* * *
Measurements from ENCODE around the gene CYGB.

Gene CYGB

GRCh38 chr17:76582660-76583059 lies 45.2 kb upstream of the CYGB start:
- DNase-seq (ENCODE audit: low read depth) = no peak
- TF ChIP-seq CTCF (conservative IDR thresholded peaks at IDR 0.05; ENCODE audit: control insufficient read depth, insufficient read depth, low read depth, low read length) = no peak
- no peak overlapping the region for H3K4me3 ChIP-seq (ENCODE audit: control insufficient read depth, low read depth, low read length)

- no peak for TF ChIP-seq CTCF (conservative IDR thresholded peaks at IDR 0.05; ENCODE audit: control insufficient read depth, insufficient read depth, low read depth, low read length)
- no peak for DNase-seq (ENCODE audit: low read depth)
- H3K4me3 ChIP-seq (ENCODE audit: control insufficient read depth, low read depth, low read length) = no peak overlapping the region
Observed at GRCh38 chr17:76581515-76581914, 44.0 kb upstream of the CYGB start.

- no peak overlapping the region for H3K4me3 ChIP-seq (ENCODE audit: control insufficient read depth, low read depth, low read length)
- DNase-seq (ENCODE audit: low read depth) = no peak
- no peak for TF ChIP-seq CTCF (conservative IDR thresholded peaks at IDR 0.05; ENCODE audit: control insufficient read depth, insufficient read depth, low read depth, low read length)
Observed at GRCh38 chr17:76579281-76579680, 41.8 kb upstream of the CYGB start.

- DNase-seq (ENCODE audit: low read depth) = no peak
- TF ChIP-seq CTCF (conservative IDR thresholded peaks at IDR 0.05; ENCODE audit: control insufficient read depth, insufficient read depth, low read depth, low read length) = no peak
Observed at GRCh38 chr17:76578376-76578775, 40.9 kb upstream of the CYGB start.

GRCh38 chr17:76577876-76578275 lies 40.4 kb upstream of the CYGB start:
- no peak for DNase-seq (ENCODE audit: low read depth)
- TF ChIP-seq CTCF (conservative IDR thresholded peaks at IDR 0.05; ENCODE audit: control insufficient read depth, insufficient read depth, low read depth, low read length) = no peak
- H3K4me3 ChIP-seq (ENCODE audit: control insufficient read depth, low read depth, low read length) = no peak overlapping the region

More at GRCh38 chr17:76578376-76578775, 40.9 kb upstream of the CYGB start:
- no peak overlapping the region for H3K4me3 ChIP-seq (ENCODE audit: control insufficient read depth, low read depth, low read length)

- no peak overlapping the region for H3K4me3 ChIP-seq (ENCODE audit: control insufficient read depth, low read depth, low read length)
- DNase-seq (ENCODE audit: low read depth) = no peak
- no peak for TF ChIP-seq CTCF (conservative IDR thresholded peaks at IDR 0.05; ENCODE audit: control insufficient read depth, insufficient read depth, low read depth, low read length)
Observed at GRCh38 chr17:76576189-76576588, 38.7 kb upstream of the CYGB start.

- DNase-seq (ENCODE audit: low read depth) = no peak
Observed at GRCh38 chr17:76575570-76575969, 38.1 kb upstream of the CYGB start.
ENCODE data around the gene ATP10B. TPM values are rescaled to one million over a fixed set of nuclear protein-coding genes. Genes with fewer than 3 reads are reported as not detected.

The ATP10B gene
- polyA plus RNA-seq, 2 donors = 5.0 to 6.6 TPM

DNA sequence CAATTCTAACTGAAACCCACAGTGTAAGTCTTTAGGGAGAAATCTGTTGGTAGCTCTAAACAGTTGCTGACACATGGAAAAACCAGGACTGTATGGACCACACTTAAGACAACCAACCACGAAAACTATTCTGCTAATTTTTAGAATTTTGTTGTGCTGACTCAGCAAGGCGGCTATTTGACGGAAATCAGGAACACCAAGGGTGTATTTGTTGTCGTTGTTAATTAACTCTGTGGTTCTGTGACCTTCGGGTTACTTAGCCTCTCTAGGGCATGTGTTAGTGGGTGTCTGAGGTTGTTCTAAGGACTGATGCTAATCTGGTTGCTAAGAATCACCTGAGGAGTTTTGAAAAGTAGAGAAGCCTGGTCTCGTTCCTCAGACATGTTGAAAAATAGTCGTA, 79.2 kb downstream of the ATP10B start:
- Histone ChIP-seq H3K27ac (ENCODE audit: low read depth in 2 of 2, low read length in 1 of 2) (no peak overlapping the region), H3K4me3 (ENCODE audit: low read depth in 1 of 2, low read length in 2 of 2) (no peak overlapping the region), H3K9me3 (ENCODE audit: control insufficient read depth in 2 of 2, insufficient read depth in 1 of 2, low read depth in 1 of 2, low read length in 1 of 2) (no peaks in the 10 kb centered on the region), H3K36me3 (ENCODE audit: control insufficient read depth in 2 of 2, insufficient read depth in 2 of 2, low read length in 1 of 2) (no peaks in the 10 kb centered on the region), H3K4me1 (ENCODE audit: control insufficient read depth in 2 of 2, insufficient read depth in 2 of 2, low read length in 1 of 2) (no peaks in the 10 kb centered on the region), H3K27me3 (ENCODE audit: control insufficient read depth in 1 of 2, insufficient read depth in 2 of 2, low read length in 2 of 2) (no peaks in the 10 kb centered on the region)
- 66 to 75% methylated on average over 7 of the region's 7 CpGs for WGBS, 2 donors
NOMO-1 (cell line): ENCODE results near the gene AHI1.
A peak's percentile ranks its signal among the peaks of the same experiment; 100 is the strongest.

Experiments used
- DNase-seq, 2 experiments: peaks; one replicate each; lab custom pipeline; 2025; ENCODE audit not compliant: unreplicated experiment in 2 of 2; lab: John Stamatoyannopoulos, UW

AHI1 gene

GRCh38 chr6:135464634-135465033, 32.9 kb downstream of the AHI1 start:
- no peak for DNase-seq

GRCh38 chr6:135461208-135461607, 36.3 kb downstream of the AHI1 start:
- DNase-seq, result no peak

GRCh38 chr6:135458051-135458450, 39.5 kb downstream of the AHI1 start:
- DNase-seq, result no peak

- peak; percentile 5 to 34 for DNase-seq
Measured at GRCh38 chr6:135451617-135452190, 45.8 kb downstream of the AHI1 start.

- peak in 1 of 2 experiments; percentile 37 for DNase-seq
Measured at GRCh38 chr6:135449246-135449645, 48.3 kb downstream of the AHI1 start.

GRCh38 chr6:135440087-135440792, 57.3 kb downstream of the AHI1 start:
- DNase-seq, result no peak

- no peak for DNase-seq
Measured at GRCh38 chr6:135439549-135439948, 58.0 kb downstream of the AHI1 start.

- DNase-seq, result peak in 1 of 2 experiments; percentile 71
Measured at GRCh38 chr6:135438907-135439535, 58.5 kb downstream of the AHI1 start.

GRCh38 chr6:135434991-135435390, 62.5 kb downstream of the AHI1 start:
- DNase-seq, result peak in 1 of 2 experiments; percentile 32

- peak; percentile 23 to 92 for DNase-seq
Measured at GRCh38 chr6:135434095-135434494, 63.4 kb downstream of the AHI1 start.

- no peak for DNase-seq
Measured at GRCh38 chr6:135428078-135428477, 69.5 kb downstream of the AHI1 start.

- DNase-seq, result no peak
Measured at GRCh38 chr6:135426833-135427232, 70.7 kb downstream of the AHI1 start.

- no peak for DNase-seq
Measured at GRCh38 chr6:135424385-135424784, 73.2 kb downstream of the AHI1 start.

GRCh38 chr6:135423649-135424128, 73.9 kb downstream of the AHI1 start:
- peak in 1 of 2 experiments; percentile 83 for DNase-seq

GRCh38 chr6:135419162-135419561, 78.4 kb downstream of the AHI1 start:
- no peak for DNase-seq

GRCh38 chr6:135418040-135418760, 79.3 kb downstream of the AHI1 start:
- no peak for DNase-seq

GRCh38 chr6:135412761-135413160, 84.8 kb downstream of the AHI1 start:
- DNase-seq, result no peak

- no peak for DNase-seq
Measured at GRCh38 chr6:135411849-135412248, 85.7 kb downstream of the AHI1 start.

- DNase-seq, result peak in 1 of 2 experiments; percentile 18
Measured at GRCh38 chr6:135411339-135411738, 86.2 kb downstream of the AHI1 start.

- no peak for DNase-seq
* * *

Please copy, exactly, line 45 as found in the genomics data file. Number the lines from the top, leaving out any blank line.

GRCh38 chr6:135458051-135458450, 39.5 kb downstream of the AHI1 start: